Lily Johnston '16 studies outside the Kennedy Center for Theatre and the Studio Arts.

Though the human eye processes hundreds of different shades and tones every day, color might not be a subject that is often considered by the average individual. Art major Lily Anne Johnston ’16, however, is exploring color theory this summer in order to paint a vivid picture of Upstate New York’s regional color history.

Johnston’s project, titled “The Exploration of Color: Theory and Intuition meets Pigment Acquisition and Experimentation in the Studio,” looks at how communities such as the Shakers and the Oneida Community Mansion House both collected the necessary materials and then created dyes for their fabrics and textiles.

“I’m exploring regional textile history as it pertains to cotton, silk and, most importantly, wool,” she explained. To achieve this, Johnston is utilizing the Special Collections section of Hamilton’s library, researching texts ranging from old Shaker dye recipes to instructional manuals on the methods necessary to dye fabrics.

about Lily Johnston ’16

Major: Art

Hometown: Leawood, Kansas

High School: Barstow School

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“A lot of my process is done through experimentation,” she said. Part-and-parcel of that experimentation is the process of sourcing the materials needed for dye-creation.

This includes collecting plants and berries from around campus: some through foraging, such as dandelions and buttercups, and some through purchases from local farmers, such as beets, berries, cabbages and more.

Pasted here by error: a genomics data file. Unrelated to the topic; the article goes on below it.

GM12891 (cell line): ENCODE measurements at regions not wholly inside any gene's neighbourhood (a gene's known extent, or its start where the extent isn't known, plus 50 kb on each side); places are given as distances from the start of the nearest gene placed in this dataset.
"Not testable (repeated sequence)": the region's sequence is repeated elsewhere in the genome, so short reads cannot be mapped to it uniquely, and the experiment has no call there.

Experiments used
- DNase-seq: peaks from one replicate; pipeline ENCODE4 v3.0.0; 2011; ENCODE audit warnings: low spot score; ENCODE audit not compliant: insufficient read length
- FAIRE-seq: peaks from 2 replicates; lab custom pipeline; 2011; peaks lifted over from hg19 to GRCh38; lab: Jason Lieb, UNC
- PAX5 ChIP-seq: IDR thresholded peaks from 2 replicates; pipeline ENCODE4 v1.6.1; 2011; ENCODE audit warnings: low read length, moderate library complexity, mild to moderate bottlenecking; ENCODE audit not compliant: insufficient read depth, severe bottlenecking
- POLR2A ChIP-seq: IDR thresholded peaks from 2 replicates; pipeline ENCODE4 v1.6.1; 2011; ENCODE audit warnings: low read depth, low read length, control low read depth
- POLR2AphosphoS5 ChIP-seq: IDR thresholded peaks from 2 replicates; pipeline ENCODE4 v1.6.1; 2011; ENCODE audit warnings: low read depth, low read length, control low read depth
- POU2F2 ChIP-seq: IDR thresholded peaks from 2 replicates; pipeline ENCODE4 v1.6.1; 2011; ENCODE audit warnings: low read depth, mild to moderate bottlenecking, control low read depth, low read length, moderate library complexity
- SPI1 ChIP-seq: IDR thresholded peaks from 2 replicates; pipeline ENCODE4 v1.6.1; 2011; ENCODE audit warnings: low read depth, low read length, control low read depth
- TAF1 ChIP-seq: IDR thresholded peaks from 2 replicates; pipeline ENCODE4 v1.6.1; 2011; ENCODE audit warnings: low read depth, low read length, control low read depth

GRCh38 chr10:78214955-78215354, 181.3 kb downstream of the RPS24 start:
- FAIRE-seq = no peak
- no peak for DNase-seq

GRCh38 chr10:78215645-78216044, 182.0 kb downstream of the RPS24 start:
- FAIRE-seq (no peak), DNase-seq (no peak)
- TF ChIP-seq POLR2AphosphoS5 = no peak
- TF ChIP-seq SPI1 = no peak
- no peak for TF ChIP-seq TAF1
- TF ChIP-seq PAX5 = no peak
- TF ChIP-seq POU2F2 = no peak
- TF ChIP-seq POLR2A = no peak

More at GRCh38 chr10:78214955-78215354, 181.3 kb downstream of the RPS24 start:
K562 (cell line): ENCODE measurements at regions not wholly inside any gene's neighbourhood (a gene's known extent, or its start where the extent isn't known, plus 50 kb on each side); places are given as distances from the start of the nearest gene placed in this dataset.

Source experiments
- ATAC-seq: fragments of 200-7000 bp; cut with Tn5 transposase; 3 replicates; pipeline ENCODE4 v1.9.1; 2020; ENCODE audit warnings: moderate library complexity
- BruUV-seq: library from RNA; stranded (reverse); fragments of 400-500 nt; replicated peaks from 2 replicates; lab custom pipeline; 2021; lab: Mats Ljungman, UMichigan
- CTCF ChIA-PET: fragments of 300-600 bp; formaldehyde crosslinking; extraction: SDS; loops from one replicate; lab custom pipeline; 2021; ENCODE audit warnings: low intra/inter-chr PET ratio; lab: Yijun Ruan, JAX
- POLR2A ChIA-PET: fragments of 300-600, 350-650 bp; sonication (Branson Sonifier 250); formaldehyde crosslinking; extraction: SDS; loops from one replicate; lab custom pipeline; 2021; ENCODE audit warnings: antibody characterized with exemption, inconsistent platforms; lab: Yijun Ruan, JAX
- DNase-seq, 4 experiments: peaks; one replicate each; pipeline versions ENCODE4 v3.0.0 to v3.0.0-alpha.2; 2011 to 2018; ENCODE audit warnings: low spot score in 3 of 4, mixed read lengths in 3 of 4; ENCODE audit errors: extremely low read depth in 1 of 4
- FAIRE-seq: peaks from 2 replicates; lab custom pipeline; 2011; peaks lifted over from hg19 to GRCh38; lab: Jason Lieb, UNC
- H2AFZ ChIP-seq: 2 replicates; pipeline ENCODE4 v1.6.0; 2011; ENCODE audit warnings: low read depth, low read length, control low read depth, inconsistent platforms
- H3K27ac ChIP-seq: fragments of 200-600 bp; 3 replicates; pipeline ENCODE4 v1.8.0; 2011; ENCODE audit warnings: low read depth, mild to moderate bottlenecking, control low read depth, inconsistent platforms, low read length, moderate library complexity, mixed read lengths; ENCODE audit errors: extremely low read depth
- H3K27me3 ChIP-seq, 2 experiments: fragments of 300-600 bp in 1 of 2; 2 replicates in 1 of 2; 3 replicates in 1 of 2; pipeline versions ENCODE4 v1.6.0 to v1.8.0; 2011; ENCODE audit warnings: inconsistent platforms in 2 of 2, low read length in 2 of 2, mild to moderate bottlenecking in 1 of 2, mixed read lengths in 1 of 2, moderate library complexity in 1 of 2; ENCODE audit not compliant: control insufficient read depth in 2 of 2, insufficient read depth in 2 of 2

Johnston said she has gained more than just technical knowledge of the dye-making process.

“The biggest impact of this project has been taking field trips to the Golden Paint Factory in New Berlin, Liberty Ridge Farm and Gardens in Verona, Hillcrest Farms in Sauquoit, and local farmers markets,” she claimed. “It has been so amazing talking to the individuals who had a hand in providing me with my materials. I have loved cultivating these personal relationships.”

Johnston’s claims that while she has always been interested in the histories of the Oneida and Shaker communities, a passion for the personal aspect of art has been a primary driver of her project.

“I love learning about personal narratives and talking with people, so going to farmers markets and visiting local sheep and Alpaca farms was a natural step in the process of collecting natural materials with a very personal touch.”

Johnston is pursuing her project through an Emerson Foundation grant and under the advisement of Associate Professor of Art Rebecca Murtaugh.

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